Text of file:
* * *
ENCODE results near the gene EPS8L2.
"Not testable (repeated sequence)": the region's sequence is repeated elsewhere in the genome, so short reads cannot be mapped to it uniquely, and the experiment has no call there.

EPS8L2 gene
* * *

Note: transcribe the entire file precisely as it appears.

ENCODE results near the gene EPS8L2.
"Not testable (repeated sequence)": the region's sequence is repeated elsewhere in the genome, so short reads cannot be mapped to it uniquely, and the experiment has no call there.

EPS8L2 gene